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          Most cited references 55

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          Association of fibrinogen, C-reactive protein, albumin, or leukocyte count with coronary heart disease: meta-analyses of prospective studies.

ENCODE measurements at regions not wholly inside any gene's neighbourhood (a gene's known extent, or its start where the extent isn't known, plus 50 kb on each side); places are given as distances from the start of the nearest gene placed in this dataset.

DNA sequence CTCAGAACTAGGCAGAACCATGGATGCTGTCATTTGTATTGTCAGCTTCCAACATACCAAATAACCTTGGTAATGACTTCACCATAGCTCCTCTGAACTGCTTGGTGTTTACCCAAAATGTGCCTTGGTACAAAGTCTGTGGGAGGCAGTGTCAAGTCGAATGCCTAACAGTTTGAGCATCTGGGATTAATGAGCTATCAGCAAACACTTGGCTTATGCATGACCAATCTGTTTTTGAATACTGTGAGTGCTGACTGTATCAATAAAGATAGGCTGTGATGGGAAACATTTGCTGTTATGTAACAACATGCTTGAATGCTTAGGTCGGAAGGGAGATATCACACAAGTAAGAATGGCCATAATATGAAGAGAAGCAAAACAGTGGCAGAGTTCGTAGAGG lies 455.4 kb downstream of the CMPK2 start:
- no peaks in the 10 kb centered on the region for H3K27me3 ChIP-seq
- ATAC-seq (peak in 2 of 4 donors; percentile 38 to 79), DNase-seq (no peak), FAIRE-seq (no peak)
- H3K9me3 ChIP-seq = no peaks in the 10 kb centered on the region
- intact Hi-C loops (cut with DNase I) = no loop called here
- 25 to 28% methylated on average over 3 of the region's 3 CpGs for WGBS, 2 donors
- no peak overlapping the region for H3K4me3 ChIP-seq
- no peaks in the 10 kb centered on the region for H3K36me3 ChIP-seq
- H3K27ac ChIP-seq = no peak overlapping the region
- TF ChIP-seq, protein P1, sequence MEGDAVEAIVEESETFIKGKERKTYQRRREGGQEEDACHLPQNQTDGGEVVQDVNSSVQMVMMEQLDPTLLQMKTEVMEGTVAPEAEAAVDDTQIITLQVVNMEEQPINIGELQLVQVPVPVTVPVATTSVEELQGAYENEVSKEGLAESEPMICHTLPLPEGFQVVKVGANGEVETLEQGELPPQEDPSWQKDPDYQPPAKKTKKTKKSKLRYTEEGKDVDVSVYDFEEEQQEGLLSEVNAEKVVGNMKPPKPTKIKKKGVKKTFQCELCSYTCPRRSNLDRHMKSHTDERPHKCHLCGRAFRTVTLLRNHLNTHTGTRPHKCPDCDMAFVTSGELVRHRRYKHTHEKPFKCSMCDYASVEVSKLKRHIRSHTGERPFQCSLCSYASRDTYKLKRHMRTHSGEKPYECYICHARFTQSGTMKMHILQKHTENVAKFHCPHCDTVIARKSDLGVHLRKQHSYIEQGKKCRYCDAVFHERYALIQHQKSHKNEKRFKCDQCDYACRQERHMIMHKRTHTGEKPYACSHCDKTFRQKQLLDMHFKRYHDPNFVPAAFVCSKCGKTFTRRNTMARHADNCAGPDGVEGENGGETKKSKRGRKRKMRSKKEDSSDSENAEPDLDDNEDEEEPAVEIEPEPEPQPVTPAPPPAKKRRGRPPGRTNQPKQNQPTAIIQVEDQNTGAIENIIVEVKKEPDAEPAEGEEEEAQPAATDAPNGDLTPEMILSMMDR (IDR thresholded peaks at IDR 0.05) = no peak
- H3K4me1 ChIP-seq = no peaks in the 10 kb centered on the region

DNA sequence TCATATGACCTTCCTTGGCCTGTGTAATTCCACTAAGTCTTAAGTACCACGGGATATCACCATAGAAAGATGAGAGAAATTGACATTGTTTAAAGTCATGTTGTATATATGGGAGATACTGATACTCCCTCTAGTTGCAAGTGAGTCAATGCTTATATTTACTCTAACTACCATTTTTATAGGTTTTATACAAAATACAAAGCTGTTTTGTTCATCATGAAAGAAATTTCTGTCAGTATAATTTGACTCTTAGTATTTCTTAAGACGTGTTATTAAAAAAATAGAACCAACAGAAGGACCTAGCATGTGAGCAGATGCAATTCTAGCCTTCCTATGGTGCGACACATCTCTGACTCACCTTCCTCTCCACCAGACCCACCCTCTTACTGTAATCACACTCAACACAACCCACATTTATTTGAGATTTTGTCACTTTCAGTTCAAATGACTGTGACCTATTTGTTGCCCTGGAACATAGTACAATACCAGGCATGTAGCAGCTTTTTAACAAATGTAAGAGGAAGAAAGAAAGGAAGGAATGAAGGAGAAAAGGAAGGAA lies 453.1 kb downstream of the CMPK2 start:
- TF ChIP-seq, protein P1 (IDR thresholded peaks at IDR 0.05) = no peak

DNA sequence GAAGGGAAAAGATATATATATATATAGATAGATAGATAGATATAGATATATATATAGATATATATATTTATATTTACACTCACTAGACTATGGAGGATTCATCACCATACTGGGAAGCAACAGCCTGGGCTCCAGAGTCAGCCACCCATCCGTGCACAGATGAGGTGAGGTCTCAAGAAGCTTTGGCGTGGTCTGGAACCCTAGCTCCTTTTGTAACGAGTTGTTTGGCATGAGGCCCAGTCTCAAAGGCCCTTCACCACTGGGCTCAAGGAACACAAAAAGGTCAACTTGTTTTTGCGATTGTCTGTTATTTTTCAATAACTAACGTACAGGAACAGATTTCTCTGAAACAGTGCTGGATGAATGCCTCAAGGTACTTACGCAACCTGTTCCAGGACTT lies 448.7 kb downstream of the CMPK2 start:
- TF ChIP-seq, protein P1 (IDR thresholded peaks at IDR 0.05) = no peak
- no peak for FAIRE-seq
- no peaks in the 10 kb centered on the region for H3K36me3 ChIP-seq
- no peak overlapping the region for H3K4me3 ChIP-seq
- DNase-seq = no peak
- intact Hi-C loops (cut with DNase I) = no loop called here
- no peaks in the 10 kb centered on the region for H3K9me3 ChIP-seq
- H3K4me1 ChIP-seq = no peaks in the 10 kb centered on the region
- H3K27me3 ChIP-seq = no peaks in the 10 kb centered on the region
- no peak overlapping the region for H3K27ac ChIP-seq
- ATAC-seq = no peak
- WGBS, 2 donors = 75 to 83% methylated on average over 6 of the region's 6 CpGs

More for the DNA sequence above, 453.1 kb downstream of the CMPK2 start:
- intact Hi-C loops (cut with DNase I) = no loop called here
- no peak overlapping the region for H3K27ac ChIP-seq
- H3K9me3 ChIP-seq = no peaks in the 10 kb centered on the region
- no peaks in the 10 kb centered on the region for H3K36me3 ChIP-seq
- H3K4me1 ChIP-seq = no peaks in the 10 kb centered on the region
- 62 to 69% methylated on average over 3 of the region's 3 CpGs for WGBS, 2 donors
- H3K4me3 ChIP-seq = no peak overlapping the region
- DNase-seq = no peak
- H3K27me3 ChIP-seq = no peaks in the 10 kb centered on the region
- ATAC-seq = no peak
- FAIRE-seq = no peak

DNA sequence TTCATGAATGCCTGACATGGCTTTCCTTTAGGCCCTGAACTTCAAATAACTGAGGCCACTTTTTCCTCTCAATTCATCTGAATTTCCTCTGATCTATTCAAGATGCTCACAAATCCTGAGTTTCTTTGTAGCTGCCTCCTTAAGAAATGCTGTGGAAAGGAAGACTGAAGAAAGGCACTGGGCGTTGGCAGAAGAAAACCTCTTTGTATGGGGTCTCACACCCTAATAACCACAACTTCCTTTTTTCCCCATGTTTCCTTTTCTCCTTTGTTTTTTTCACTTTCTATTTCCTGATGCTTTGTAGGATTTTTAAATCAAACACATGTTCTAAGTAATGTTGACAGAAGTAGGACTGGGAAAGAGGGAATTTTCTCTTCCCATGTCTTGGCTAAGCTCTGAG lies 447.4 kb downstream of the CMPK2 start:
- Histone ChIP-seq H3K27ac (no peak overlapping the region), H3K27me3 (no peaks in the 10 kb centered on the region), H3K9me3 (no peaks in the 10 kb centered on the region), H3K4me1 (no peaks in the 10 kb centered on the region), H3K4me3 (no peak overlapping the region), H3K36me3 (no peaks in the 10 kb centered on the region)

A large number of epidemiologic studies have reported on associations between various "inflammatory" factors and coronary heart disease (CHD). To assess the associations of blood levels of fibrinogen, C-reactive protein (CRP), and albumin and leukocyte count with the subsequent risk of CHD. Meta-analyses of any long-term prospective studies of CHD published before 1998 on any of these 4 factors. Studies were identified by MEDLINE searches, scanning of relevant reference lists, hand searching of cardiology, epidemiology, and other relevant journals, and discussions with authors of relevant reports. All relevant studies identified were included. The following information was abstracted from published reports (supplemented, in several cases, by the authors): size and type of cohort, mean age, mean duration of follow-up, assay methods, degree of adjustment for confounders, and relationship of CHD risk to the baseline assay results. For fibrinogen, with 4018 CHD cases in 18 studies, comparison of individuals in the top third with those in the bottom third of the baseline measurements yielded a combined risk ratio of 1.8 (95% confidence interval [CI], 1.6-2.0) associated with a difference in long-term usual mean fibrinogen levels of 2.9 pmol/L (0.1 g/dL) between the top and bottom thirds (10.3 vs 7.4 pmol/L [0.35 vs 0.25 g/dL]). For CRP, with 1053 CHD cases in 7 studies, the combined risk ratio of 1.7 (95% CI, 1.4-2.1) was associated with a difference of 1.4 mg/L (2.4 vs 1.0 mg/L). For albumin, with 3770 CHD cases in 8 studies, the combined risk ratio of 1.5 (95% CI, 1.3-1.7) was associated with a difference of 4 g/L (38 vs 42 g/L, ie, an inverse association). For leukocyte count, with 5337 CHD cases in the 7 largest studies, the combined risk ratio of 1.4 (95% CI, 1.3-1.5) was associated with a difference of 2.8 x 10(9)/L (8.4 vs 5.6 x 10(9)/L). Each of these overall results was highly significant (P<.0001). The published results from these prospective studies are remarkably consistent for each factor, indicating moderate but highly statistically significant associations with CHD. Hence, even though mechanisms that might account for these associations are not clear, further study of the relevance of these factors to the causation of CHD is warranted.